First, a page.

wedding costs more - which offers the planner very little incentive to save
Find out specifically what you
are getting for your money, which areas of the wedding planning process they are taking care of and which
areas they are not taking care of.
Ask if, in addition to the fee
they charge you, they also receive a fee from the vendors that they contract
for your wedding. If your goal is to receive the best value, planners
who charge vendors should probably be avoided since the fee they charge the
vendor sometimes (frequently) is "built -in" to the vendor's charges to the
client. This is pretty much like paying the planner twice, isn't it?
*The above also applies to wedding and special event facilities who have an
"approved" vendor list and who receive a fee from the approved vendors for
requiring the client to use their services. Remember though, that just
because a facility may have a vendor list does not mean that they
automatically charge the vendor a fee. This is a question you will need to
ask the wedding facility.
Payment for the wedding planner's fee is also something to
discuss initially. Normally, the planner will charge a retainer in
advance that either covers a percentage of the anticipated total or for a
specific number of hours of service. The balance is then payable
either in periodic time billing amounts prior to the wedding - or in full at
the conclusion of the wedding - or a combination of the two.
Avoid paying 100% of all fees in advance unless you know
that the wedding planner has a rock solid reputation. From a practical
standpoint, it is usually best to reserve final payment until the conclusion
of the event - just in case something goes wrong due to negligence on the
part of the wedding planner.
Payments to vendors contracted on your behalf by a wedding
planner will either be paid by you directly or paid by the wedding planner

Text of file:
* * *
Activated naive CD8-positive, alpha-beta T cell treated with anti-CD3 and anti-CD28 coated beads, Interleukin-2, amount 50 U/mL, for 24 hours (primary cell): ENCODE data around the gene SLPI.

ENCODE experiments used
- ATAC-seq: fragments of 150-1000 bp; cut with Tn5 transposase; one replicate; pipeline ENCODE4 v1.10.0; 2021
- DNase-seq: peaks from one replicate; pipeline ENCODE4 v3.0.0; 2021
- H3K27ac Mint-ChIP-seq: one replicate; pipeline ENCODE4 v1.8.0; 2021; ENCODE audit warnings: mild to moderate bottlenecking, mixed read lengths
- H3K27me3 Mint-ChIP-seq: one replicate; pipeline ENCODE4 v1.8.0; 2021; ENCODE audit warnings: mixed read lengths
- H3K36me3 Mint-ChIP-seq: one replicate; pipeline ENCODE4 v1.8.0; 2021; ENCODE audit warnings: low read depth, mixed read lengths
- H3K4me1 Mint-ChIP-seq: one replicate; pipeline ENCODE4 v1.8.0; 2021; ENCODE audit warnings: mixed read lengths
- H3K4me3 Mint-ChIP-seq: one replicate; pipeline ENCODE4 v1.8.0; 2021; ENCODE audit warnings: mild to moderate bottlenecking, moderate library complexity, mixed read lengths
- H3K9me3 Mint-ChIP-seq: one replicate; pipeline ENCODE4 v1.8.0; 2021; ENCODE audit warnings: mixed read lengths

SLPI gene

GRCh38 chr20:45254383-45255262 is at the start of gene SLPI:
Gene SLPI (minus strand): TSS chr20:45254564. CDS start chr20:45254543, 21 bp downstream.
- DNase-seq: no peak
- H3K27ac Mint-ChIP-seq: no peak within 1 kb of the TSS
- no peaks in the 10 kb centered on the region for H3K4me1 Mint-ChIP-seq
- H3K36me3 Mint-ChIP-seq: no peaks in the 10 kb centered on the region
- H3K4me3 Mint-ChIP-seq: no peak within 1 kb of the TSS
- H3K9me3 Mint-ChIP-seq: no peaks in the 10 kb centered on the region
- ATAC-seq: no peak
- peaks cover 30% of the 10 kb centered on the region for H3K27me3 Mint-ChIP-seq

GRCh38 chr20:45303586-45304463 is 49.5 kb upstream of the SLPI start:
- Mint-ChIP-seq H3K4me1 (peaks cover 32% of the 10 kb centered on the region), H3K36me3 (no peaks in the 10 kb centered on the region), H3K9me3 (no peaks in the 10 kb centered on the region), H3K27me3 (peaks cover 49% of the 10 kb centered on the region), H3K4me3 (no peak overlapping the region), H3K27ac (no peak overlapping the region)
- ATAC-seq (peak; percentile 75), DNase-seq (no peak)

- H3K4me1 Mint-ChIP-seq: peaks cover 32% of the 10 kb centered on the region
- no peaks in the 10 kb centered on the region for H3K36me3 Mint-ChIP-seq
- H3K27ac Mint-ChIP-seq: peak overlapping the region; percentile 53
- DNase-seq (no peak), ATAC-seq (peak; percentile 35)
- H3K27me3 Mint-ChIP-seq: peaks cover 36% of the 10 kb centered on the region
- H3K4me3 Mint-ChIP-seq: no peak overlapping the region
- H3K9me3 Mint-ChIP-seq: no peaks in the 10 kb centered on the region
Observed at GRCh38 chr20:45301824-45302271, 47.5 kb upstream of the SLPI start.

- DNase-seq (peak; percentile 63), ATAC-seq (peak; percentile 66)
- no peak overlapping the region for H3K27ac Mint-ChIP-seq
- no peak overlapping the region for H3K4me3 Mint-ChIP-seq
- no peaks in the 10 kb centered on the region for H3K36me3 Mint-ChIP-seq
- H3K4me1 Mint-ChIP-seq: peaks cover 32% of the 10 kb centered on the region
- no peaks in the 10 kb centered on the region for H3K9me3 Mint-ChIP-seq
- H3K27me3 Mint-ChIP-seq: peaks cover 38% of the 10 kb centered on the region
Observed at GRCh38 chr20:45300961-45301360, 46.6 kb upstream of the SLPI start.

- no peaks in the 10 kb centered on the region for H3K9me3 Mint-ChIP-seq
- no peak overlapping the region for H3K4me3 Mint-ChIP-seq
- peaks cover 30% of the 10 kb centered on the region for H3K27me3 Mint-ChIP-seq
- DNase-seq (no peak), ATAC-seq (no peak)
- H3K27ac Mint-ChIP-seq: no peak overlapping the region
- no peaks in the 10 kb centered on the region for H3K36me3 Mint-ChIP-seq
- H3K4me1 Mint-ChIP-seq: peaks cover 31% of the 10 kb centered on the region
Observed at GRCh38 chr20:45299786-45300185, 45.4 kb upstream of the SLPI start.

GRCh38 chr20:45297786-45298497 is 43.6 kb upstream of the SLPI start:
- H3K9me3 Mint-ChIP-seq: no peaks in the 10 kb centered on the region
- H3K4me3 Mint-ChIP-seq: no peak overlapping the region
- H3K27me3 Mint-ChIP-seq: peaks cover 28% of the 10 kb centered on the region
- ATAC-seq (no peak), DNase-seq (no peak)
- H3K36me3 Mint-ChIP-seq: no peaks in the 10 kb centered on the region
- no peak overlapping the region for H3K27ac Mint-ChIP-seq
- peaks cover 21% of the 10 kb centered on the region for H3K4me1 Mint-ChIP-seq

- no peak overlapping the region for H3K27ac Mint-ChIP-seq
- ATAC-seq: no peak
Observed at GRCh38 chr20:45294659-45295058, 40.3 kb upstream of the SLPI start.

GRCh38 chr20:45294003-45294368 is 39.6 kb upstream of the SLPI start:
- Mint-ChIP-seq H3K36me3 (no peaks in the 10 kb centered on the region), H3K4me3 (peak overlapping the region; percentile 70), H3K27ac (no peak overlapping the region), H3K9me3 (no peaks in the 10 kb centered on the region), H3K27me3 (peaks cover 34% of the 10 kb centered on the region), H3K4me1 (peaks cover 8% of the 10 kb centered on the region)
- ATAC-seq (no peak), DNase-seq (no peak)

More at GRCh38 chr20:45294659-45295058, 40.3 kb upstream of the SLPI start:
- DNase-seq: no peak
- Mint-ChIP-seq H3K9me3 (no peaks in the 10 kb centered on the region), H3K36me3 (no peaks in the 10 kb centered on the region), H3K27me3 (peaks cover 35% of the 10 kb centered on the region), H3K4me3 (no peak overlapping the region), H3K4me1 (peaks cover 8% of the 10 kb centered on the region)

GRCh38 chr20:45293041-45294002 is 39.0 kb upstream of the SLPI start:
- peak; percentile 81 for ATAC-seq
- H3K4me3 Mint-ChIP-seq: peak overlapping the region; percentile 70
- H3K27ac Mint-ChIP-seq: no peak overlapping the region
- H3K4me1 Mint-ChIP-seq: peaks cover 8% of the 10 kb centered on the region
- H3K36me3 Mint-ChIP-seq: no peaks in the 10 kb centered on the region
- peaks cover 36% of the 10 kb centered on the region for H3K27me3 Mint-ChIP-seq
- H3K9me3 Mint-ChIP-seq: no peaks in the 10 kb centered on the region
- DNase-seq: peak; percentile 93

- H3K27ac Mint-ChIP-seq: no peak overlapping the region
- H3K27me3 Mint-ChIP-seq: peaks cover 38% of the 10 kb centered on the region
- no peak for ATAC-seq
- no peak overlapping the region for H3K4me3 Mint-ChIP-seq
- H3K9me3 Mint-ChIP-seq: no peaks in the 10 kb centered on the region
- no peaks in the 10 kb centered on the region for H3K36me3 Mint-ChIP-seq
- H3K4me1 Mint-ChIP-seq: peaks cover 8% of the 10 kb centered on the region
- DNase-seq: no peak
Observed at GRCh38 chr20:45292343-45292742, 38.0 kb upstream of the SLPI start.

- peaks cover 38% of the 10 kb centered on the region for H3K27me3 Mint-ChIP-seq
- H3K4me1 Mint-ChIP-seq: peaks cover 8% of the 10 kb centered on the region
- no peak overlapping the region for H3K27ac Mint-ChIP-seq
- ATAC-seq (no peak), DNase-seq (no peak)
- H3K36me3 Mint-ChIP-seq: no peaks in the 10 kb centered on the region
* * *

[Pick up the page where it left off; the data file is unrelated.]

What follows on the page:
from funds paid by you to the planner for that purpose. When paying the
planner for services provided by contracted vendors, be sure to obtain the
ORIGINAL invoice copies rather than paying from a statement.
DISCUSSIONS WITH THE PLANNER
Once you are comfortable with the wedding planner and have contracted their services it
is time to get down to the nuts and bolts of planning your wedding. A thorough
initial discussion with the wedding planner will give him/her the information needed to begin
planning your wedding. Be honest with the planner relative to the amount of funds
available for your wedding since the planner will need to establish a
realistic plan and wedding budget that is based on both your requirements and
your available funds. Thorough discussion with the wedding planner will
allow the planner to advise you if your requirements are not realistic when
compared to your available funds and will also allow the planner to offer you
alternative suggestions to stay within your available funds and within your
wedding budget. Keep in mind that
some fine tuning of the components, i.e. facility, decor, food and beverage,
entertainment, number of guests, etc. and their associated costs may be needed to stay within your
available budget. For other money saving alternatives see our